Some builders construct a mock-up of the interior with cardboard or scrap wood. This prototyping step allows sampling of how the layout will function before committing to the first steps of construction.
Once you cut boards and drive screws, changing plans is no minor undertaking. Some DIY builders I know went as far as building the mock-up described above out of scrap wood and using the van in that state for weeks before finalizing plans; all of them changed layouts based on these pseudo camping experiences.
Some tried-and-true layouts have withstood the test of time. Sportsmobile has been in the adventure van business since 1961, and many of its layouts were in circulation long before the van life explosion. But customization to serve your unique needs and planned use makes a huge difference given the restricted space and potentially limited resources.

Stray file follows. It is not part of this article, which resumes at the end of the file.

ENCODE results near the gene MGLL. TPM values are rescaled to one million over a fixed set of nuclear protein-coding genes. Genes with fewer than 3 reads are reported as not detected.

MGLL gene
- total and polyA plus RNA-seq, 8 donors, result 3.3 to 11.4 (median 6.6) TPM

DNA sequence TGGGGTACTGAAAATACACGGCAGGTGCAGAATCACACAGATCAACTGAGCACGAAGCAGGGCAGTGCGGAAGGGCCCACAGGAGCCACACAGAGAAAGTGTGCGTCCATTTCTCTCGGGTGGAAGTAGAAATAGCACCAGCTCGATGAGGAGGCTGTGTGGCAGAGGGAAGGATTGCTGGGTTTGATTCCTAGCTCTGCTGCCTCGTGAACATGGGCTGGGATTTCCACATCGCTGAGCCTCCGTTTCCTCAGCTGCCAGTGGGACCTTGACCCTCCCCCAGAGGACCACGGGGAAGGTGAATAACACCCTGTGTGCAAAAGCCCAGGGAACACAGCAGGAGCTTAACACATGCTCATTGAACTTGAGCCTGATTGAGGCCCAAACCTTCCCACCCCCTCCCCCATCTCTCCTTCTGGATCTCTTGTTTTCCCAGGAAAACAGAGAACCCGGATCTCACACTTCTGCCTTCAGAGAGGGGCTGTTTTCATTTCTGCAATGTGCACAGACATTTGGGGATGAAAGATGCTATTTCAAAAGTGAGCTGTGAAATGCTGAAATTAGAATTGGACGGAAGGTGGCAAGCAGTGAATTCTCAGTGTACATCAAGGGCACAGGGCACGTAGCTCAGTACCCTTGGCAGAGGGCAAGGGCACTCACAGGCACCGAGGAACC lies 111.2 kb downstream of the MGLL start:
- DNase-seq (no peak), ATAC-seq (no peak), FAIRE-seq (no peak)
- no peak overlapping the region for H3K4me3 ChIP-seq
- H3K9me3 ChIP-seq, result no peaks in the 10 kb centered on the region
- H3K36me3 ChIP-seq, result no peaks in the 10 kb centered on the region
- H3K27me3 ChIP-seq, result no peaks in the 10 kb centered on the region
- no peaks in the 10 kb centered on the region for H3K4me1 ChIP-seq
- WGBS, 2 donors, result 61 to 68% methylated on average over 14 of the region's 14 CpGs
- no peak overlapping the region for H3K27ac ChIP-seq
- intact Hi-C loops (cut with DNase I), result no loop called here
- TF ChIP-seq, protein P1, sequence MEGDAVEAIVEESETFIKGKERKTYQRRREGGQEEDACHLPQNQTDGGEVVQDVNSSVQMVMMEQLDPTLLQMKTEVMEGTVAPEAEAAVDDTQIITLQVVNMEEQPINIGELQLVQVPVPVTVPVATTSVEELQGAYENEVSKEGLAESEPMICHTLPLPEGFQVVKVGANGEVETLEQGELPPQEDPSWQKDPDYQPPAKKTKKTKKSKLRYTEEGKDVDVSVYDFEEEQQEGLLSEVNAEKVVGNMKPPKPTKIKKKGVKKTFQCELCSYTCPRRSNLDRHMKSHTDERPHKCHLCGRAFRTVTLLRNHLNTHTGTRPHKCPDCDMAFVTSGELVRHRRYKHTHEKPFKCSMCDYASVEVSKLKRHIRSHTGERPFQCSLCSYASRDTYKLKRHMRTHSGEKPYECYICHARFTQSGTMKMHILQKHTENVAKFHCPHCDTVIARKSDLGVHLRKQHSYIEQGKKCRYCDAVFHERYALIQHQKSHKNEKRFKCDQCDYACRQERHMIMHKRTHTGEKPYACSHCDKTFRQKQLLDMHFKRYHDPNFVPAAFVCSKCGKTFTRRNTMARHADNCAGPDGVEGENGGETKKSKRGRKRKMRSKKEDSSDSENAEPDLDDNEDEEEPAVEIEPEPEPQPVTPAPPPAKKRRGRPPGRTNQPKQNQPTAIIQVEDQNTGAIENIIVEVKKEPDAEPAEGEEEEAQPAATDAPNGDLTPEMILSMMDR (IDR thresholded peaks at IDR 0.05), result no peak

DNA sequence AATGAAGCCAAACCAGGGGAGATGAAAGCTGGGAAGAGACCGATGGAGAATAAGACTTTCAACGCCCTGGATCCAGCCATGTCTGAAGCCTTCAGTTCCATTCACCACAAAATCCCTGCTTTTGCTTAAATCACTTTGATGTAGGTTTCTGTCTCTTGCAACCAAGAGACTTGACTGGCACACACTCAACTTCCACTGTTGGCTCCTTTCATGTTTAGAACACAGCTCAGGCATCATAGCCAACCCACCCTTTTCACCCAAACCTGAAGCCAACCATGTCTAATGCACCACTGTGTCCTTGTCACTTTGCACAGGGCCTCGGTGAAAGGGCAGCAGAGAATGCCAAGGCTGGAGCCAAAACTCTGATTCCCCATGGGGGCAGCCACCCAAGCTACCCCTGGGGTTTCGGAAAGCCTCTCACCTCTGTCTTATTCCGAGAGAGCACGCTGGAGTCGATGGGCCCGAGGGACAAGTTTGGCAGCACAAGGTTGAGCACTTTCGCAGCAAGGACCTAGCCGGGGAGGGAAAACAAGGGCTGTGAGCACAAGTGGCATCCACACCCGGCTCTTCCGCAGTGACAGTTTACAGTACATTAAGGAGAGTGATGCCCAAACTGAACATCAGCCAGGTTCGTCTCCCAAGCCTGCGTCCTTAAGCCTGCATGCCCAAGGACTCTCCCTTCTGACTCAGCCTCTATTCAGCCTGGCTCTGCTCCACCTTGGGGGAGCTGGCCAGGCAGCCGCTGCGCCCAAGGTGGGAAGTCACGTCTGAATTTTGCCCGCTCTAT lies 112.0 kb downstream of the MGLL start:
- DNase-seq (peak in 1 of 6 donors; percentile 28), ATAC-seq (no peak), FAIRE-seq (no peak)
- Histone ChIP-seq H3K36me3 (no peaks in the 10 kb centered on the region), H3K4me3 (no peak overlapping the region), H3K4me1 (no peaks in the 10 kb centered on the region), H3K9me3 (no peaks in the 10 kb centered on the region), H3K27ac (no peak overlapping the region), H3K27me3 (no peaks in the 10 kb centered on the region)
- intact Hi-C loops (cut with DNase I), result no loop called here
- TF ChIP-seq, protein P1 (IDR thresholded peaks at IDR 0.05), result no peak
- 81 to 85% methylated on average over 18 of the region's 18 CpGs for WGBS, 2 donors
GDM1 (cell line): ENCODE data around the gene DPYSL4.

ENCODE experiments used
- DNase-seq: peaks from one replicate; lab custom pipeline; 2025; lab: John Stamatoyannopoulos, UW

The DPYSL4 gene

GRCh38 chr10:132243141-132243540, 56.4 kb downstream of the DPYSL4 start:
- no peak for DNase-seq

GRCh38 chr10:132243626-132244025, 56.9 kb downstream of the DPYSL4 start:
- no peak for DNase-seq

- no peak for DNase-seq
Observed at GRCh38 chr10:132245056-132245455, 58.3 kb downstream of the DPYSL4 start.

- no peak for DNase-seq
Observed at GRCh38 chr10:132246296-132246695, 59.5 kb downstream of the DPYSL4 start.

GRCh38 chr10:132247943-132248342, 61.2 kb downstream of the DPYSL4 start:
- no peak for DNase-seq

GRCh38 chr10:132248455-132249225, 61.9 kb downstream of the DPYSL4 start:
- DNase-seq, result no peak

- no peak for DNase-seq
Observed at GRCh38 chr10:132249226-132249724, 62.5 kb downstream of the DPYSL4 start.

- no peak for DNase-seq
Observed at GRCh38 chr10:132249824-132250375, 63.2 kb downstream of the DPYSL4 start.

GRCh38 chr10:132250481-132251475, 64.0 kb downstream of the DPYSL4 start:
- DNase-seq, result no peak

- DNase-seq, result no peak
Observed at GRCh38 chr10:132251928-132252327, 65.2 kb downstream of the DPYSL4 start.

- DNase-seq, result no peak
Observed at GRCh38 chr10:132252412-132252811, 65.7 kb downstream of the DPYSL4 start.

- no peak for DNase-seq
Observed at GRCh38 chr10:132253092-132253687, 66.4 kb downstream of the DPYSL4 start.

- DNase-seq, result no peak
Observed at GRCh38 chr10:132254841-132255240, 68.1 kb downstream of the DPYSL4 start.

Final Thoughts: The Ideal Van Build
Whether you let the professionals handle your build or you do it yourself, an adventure van is a huge expenditure. It can be a longstanding dream and one of the largest investments of time and money you’ll ever make, so plan and execute your vision accordingly.
The only fixed physical resource of the entire venture is the available space. It’s not “a little planning goes a long way,” it’s “a lot of planning is mandatory.” To avoid a neverending project and future disappointment, plan meticulously and squeeze the most out of the available space before securing a single board.